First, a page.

Evaluation of Microsatellite Typing, ITS Sequencing, AFLP Fingerprinting, MALDI-TOF MS, and Fourier-Transform Infrared Spectroscopy Analysis of Candida auris

Mansoureh Vatanshenassan, Teun Boekhout, Norman Mauder, Vincent Robert, Thomas Maier, Jacques F Meis, Judith Berman, Euníce Then, Markus Kostrzewa, Ferry Hagen

Research output: Contribution to journal/periodicalArticleScientificpeer-review

Abstract

Candida auris is an emerging opportunistic yeast species causing nosocomial outbreaks at a global scale. A few studies have focused on the C. auris genotypic structure. Here, we compared five epidemiological typing tools using a set of 96 C. auris isolates from 14 geographical areas. Isolates were analyzed by microsatellite typing, ITS sequencing, amplified fragment length polymorphism (AFLP) fingerprint analysis, matrix-assisted laser desorption/ionization-time of flight mass spectrometry (MALDI-TOF MS), and Fourier-transform infrared (FTIR) spectroscopy methods. Microsatellite typing grouped the isolates into four main clusters, corresponding to the four known clades in concordance with whole genome sequencing studies. The other investigated typing tools showed poor performance compared with microsatellite typing. A comparison between the five methods showed the highest agreement between microsatellite typing and ITS sequencing with 45% similarity, followed by microsatellite typing and the FTIR method with 33% similarity. The lowest agreement was observed between FTIR spectroscopy, MALDI-TOF MS, and ITS sequencing. This study indicates that microsatellite typing is the tool of choice for C. auris outbreak investigations. Additionally, FTIR spectroscopy requires further optimization and evaluation before it can be used as an epidemiological typing method, comparable with microsatellite typing, as a rapid method for tracing nosocomial fungal outbreaks.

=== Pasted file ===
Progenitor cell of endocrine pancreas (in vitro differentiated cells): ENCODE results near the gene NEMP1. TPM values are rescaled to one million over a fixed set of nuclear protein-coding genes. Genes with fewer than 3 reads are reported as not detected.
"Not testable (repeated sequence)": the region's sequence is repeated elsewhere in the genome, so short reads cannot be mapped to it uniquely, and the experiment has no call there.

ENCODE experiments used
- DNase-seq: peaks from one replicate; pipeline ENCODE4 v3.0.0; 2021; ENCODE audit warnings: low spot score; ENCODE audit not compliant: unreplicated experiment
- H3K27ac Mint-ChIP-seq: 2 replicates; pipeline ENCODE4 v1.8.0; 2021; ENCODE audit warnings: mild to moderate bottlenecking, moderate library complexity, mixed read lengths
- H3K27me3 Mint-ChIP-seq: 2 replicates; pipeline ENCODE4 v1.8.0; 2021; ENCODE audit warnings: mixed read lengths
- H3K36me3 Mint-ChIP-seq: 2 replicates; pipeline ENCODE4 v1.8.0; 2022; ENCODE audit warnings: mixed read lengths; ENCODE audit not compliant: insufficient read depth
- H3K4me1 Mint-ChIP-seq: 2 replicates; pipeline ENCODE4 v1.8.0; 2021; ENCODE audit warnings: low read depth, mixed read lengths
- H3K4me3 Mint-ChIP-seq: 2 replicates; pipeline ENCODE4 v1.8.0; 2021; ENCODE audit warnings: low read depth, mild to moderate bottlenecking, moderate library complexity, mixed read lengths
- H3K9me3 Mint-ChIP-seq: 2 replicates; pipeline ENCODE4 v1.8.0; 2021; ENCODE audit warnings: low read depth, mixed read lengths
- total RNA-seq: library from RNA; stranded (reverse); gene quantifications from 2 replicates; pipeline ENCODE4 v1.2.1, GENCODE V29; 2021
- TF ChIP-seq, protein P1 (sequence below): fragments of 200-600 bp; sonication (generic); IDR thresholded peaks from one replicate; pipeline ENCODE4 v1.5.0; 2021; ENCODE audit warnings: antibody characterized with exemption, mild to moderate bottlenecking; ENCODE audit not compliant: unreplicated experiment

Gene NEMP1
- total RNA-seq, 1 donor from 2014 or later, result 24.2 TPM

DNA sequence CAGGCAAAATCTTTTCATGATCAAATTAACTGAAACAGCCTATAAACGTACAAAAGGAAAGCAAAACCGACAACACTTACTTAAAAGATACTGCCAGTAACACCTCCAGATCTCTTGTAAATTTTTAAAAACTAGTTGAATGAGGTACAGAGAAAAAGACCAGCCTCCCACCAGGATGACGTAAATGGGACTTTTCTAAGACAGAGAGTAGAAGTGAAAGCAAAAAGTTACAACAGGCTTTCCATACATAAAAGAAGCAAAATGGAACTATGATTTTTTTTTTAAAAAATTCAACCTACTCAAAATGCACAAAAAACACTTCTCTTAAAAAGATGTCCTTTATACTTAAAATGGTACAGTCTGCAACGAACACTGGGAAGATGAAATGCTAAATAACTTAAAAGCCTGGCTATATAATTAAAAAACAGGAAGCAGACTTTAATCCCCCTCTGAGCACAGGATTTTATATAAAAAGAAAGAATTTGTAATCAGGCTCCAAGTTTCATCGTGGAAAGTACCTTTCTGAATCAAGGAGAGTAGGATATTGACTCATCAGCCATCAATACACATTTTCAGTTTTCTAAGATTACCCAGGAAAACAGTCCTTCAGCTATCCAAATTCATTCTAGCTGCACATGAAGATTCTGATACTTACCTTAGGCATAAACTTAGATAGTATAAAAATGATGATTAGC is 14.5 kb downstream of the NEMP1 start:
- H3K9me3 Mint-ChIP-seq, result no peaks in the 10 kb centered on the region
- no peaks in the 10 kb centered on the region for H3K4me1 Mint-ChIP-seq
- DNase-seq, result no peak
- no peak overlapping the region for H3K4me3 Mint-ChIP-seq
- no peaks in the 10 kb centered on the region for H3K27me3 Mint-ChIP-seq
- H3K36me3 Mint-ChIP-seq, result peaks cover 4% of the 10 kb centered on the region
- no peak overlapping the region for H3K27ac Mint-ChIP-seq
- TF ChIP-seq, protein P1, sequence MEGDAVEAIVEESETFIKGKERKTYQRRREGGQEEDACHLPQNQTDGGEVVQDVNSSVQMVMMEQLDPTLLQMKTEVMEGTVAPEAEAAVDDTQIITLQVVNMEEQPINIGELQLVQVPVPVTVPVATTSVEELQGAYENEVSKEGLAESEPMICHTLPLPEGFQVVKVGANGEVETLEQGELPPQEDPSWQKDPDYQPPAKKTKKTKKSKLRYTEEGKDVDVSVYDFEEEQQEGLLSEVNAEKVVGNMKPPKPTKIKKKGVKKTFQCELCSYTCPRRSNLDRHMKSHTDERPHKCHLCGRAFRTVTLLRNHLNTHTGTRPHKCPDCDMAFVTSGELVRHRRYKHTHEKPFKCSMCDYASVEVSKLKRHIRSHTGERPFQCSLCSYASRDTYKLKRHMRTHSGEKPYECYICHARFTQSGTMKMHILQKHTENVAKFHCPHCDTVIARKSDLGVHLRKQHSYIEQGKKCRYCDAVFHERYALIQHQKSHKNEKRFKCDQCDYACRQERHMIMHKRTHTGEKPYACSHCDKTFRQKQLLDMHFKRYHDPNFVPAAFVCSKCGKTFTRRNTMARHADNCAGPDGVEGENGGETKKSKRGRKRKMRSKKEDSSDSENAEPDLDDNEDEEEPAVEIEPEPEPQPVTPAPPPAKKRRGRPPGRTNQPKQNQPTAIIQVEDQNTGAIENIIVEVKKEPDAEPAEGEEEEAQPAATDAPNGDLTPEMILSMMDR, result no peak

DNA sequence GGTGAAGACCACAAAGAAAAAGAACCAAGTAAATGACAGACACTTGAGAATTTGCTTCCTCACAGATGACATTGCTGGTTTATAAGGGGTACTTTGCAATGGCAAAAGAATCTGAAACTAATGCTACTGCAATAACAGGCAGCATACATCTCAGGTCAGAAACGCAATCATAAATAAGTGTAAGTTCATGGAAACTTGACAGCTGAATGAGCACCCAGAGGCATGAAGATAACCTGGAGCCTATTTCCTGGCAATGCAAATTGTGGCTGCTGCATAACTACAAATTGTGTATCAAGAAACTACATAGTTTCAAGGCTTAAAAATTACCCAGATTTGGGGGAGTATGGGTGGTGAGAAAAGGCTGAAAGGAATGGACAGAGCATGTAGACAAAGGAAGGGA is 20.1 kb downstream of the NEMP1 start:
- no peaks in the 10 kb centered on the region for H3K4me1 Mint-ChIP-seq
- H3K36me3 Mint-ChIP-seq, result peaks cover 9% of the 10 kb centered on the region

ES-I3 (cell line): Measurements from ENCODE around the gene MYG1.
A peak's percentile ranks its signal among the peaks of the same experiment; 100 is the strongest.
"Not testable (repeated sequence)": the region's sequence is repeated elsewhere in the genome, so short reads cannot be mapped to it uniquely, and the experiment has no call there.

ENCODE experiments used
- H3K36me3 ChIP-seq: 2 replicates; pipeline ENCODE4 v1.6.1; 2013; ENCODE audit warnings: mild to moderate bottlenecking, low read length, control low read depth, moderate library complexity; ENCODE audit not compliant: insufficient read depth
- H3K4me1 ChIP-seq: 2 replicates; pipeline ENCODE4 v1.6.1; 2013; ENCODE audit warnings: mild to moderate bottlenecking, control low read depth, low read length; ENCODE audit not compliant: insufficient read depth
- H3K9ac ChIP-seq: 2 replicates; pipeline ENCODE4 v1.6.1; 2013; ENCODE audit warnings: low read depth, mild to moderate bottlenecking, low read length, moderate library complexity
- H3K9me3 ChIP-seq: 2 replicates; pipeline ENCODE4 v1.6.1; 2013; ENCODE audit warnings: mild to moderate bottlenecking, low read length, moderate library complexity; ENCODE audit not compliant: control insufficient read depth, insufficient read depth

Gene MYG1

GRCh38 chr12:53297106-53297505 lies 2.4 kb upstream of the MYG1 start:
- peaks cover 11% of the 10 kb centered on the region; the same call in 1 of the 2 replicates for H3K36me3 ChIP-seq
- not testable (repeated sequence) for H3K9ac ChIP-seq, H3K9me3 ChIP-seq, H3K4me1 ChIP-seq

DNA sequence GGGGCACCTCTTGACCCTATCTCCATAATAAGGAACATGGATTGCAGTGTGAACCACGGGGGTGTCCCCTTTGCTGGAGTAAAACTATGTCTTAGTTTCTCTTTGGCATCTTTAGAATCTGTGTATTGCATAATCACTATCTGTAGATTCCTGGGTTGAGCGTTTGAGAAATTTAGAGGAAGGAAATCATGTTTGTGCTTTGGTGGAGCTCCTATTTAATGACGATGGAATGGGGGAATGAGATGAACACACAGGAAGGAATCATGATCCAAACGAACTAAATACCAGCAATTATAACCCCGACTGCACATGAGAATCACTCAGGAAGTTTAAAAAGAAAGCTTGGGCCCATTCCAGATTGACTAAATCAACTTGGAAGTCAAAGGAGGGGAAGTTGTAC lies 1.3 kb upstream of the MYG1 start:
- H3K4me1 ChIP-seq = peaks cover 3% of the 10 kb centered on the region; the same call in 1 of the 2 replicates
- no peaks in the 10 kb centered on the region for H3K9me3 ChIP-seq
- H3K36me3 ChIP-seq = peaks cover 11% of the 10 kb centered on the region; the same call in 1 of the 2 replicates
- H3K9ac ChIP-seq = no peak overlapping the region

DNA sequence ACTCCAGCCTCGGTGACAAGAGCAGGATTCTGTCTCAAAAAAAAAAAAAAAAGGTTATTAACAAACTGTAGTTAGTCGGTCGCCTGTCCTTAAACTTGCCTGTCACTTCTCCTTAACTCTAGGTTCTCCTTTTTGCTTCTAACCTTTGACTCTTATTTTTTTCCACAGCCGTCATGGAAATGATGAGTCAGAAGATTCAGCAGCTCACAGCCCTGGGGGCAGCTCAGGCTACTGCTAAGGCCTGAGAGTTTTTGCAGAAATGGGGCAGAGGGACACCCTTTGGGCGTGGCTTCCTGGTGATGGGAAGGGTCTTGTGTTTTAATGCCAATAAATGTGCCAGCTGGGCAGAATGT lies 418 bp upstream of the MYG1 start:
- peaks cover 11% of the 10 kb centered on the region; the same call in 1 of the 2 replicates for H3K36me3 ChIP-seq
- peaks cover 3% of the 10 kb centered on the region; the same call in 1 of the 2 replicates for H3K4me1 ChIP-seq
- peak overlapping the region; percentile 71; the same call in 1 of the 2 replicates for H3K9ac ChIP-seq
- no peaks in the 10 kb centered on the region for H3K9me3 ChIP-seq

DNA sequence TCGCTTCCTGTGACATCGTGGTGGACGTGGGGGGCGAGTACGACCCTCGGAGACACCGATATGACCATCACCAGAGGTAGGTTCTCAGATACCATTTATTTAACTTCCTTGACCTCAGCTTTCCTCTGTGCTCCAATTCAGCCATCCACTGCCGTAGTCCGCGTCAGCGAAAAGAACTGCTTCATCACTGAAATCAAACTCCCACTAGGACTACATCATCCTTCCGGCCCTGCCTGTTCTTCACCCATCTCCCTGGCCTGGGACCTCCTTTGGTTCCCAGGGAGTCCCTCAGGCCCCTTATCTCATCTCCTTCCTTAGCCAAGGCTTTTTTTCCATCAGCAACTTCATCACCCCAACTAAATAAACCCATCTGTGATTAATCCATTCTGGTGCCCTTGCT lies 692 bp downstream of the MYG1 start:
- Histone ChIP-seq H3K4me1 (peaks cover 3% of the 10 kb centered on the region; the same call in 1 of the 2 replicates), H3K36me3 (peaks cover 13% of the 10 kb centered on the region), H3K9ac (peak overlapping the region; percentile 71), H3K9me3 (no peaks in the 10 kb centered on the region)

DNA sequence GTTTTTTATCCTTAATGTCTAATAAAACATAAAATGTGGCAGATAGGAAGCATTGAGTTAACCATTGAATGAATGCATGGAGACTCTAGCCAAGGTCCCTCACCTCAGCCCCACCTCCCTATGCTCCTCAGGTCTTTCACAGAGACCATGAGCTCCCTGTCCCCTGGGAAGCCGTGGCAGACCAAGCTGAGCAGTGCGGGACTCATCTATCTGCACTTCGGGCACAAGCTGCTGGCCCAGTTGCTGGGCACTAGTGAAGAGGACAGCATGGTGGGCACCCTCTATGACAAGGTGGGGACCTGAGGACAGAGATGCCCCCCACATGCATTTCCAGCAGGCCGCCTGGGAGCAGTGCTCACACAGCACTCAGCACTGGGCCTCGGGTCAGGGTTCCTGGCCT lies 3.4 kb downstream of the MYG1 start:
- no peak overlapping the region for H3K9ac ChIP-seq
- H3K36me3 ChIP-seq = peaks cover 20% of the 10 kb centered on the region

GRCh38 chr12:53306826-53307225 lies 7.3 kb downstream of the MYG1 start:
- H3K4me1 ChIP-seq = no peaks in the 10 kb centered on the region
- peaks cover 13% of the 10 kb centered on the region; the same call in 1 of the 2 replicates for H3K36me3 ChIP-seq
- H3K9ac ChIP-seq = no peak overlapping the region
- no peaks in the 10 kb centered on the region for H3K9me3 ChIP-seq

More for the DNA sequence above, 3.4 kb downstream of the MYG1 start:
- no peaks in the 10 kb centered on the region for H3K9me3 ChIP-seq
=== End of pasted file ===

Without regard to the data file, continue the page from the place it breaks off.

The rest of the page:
Original languageEnglish
JournalJournal of Fungi
Volume6
Issue number3
DOIs
Publication statusPublished - 25 Aug 2020

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